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About four months ago, I reported – with some disappointment – about a trip that I took to have dinner at the Culinary Institute of America (CIA) in Hyde Park, New York. My wife and I, along with another couple, had been visiting the CIA for years, but we found that this time the folks there had taken their eye off the ball – the food was unremarkable, the service listless, and I wondered out loud if perhaps in growing the place and attracting so much corporate money, the folks at the CIA had misplaced something of the place’s heart and soul.

Now, I had no intention of returning to the CIA anytime soon…but shortly thereafter I got a phone call and email from Thomas Peer, the CIA’s director of food and beverage operations. He’d heard the MNB Radio piece I’d done, and was clearly upset with my characterization. He wrote:

I have personally discussed your comments with the students, staff and faculty and they join me in apologizing for disappointing you. We use feedback like yours as an educational tool in our instructional classrooms to better serve future patrons. Please realize that the service your received is not typical of what we teach at the college. We truly regret that we did not meet your expectations.

At that point, I actually sort of felt bad for the CIA. After all, having someone write a letter of complaint is one thing, but I had a soapbox and 22,000 subscribers…and they probably felt a little blindsided. But Tom Peer made an irresistible offer – he invited the four of us back, and offered to buy us dinner.

Now, I have to tell you that dinner was free as a matter of full disclosure. And in all fairness, I also I have to tell you that it seemed pretty clear that the staff in the American Bounty restaurant had been told to take good care of us.

But I’ll also tell you this – it was a terrific evening, with wonderful food and wine. Among the appetizers were a spicy chili braised duck in sopes, as well as rock shrimp served with smoked wild rice cakes and creamed corn. For entrees, we enjoyed a butter poached filet served with twice-baked potatoes, and an absolutely amazing deep fried soft shelled crab. The wine was fabulous – a 2004 King Estate Pinot Noir from Oregon.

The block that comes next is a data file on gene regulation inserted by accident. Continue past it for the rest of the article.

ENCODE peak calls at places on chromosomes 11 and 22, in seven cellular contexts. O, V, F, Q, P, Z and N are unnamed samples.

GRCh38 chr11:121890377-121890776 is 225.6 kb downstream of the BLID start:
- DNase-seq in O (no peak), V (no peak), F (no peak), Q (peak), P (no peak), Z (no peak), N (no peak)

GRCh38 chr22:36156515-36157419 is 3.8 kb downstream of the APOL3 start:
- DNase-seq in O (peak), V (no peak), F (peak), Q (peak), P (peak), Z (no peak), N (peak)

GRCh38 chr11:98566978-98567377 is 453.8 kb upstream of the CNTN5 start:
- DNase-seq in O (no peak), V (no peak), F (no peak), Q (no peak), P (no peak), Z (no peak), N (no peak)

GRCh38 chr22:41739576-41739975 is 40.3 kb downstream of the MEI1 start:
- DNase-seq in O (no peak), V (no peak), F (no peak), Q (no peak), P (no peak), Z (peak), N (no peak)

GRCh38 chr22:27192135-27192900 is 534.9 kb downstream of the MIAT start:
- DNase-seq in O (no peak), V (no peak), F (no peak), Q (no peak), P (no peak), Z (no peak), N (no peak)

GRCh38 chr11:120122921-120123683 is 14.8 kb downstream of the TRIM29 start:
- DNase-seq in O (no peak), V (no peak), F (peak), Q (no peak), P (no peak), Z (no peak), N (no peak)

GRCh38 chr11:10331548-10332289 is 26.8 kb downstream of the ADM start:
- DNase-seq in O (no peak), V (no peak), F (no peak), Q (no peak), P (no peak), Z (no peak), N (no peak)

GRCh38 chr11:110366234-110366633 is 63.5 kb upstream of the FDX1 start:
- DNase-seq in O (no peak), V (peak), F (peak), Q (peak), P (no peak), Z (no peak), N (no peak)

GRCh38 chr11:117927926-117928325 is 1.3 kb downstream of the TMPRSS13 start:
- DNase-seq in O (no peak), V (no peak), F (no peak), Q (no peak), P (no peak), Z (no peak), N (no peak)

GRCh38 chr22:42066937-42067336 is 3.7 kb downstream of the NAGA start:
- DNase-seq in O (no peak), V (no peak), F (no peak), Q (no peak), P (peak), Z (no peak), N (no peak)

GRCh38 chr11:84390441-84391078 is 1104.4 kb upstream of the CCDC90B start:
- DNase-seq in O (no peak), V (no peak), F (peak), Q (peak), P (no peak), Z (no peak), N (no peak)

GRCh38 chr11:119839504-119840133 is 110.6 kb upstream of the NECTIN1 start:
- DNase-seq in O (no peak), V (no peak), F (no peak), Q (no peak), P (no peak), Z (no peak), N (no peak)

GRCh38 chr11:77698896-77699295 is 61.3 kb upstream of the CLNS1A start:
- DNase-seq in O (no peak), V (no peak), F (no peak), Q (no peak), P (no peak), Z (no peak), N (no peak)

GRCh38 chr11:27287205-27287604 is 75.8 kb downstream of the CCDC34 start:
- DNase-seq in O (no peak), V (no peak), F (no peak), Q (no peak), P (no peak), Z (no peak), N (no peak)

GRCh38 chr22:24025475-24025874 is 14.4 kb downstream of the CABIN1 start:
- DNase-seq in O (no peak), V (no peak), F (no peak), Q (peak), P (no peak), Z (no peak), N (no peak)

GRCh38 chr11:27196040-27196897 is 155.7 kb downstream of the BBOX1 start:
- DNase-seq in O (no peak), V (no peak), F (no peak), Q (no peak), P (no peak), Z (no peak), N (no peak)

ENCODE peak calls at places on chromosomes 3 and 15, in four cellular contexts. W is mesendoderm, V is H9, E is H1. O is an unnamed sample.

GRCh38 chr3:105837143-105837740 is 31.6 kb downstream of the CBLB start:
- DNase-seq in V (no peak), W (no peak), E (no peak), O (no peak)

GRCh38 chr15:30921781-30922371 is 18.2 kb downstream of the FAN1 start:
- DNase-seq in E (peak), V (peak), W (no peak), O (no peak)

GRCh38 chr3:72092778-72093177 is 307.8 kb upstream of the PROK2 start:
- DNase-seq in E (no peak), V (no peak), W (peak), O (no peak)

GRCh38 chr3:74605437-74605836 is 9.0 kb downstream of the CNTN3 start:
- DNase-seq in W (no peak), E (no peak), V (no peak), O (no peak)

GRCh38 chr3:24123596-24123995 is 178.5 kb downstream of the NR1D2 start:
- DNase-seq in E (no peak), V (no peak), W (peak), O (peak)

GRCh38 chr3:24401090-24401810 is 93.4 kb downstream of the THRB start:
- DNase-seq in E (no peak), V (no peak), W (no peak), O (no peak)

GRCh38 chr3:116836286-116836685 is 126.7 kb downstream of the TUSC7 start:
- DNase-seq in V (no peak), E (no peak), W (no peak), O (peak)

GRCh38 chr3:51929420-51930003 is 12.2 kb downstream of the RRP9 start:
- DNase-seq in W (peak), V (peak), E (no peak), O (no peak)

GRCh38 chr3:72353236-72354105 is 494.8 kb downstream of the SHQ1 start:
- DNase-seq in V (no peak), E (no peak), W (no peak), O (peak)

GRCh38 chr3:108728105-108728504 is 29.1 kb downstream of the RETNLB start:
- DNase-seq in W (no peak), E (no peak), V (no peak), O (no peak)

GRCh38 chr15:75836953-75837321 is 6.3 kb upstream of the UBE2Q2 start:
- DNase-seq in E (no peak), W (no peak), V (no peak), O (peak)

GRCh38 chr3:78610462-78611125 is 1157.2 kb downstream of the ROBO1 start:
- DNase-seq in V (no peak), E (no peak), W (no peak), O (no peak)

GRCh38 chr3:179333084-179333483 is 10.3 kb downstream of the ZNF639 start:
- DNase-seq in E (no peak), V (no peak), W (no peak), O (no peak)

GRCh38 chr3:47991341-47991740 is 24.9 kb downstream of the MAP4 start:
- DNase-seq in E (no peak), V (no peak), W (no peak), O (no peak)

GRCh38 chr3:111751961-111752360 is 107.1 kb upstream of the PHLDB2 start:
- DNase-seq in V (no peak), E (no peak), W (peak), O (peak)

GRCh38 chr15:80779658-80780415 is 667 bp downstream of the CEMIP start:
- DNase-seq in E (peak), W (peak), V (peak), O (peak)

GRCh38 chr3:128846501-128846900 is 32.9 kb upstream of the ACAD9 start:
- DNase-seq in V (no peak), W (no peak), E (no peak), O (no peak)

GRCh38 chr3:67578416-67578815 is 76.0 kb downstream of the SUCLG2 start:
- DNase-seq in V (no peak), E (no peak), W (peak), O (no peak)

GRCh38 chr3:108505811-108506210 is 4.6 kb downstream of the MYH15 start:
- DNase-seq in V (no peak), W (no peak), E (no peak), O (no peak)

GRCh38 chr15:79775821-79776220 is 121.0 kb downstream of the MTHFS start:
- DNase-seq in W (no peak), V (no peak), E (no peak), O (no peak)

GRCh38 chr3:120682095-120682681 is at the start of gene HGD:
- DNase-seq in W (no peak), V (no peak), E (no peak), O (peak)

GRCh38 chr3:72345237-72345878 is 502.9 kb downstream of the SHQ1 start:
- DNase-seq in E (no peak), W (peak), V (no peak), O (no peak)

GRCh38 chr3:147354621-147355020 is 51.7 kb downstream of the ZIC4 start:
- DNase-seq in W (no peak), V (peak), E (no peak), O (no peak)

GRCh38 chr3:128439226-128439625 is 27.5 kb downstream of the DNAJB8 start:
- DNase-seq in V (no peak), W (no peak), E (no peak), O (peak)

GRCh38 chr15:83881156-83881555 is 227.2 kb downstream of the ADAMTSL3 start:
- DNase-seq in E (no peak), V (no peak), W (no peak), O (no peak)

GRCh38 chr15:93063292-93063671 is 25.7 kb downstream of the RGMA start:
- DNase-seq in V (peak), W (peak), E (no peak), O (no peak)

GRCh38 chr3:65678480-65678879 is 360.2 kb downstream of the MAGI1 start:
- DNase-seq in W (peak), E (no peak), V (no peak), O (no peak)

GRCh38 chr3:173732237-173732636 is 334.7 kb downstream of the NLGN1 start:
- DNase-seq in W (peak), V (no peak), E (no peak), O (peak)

And the service was outstanding. We had a waiter, John, who was in his last weeks of school before graduation and who is looking forward to eventually working as a sommelier, and who brought a lively charm and an excellent sense of humor to his job. One of the things that I said in my earlier commentary was that dinner at the CIA always had been fun - “good food spiced up by an educational atmosphere enlivened by student-faculty repartee. There was always a sense that we were seeing the future of the food business in its nascent form, and that always was sort of thrilling.” That was back this time, and we enjoyed every minute. (And, by the way, it is my impression that all the people at other tables were having similar experiences…)

There’s a lesson here. There’s no question in my mind that Tom Peer made sure they had their “A” game going last Friday night, and they put their “A Team” on our table. After all, they didn’t want a repeat of the first experience. (Which I wouldn’t have done, by the way. If the experience hadn’t been any better, I would have just filed it away as a lesson learned. I’m a pundit, not a bully.) But the real lesson is that in almost every such setting, whether in the restaurant business or in retail, you always have to have your “A” game going, and your team always has to be “A” caliber. You can't afford anything less, because while it might not hurt to lose just one customer, you’re never really losing one customer. You’re losing a lot more, because people tend to talk about bad experiences, even if they don't have a soapbox.